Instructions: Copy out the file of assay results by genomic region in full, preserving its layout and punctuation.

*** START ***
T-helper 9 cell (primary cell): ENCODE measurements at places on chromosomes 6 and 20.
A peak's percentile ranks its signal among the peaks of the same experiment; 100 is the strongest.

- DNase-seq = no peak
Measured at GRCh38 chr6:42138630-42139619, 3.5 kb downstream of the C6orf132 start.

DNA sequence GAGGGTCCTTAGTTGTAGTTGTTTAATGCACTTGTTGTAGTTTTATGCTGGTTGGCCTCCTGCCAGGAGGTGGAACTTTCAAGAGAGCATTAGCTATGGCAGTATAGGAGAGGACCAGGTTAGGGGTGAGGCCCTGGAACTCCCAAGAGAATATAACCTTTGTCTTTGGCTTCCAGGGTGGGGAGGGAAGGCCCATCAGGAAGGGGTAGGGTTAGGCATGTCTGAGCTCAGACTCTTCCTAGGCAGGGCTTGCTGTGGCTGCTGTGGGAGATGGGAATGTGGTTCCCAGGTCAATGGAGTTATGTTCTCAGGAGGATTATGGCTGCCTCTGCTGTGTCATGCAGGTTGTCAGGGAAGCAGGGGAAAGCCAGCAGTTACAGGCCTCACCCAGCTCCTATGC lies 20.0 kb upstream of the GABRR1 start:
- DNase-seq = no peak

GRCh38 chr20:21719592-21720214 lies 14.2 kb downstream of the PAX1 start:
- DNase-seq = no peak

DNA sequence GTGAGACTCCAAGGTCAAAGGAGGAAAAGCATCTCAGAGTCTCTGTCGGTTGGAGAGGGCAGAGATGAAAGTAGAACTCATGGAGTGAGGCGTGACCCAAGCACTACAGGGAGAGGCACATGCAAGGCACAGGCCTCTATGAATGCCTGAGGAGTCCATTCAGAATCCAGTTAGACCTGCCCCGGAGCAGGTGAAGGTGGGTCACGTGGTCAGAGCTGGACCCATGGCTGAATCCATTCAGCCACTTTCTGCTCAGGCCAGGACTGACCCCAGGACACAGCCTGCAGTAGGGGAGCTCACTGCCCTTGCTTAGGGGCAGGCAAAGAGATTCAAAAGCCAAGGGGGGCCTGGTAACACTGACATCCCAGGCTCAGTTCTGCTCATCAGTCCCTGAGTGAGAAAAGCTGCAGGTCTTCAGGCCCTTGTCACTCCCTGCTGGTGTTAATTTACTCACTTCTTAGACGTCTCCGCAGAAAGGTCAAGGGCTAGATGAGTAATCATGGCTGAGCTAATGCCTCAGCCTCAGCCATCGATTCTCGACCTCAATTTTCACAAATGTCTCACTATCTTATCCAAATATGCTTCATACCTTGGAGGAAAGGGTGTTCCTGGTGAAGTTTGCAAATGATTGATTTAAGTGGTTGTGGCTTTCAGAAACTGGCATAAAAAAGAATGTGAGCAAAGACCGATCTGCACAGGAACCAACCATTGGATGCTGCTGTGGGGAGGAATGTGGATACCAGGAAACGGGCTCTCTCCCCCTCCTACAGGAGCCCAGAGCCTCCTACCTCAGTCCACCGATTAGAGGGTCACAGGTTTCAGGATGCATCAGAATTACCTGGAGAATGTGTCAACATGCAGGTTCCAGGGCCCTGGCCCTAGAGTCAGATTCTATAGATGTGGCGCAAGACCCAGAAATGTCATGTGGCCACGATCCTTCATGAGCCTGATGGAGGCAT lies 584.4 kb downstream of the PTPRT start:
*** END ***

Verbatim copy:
T-helper 9 cell (primary cell): ENCODE measurements at places on chromosomes 6 and 20.
A peak's percentile ranks its signal among the peaks of the same experiment; 100 is the strongest.

- DNase-seq = no peak
Measured at GRCh38 chr6:42138630-42139619, 3.5 kb downstream of the C6orf132 start.

DNA sequence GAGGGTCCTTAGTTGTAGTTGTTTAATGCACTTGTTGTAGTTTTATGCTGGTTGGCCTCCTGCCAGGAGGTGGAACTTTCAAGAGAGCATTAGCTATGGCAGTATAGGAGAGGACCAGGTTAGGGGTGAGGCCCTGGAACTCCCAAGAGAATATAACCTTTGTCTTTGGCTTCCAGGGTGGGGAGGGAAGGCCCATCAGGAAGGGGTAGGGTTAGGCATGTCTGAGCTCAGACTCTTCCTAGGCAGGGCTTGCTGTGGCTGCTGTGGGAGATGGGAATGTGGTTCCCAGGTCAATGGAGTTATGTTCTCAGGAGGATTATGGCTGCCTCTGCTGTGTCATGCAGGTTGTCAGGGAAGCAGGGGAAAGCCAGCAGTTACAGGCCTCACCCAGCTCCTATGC lies 20.0 kb upstream of the GABRR1 start:
- DNase-seq = no peak

GRCh38 chr20:21719592-21720214 lies 14.2 kb downstream of the PAX1 start:
- DNase-seq = no peak

DNA sequence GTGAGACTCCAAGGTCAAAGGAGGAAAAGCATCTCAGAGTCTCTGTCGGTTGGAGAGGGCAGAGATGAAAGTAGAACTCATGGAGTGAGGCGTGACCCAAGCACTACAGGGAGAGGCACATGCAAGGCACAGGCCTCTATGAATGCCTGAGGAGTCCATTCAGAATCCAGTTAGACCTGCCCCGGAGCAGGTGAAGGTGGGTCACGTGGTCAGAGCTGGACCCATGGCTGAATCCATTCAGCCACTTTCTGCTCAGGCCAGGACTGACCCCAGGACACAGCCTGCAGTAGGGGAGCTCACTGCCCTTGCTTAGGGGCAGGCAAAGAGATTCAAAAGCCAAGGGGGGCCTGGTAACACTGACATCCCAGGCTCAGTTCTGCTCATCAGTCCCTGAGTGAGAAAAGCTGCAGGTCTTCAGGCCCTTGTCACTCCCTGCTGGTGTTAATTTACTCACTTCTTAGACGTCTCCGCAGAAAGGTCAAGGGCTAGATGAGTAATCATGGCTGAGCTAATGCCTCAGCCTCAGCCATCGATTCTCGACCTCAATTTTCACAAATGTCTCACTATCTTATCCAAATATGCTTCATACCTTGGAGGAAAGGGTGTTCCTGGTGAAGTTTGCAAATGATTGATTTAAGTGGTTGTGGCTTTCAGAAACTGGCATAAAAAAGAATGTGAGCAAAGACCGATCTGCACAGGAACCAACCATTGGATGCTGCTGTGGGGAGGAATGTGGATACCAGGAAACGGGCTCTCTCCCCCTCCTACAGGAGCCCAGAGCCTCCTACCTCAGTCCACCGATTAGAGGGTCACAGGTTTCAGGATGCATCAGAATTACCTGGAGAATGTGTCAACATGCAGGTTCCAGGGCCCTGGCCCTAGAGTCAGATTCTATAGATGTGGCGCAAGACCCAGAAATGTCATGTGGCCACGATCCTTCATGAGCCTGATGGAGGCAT lies 584.4 kb downstream of the PTPRT start: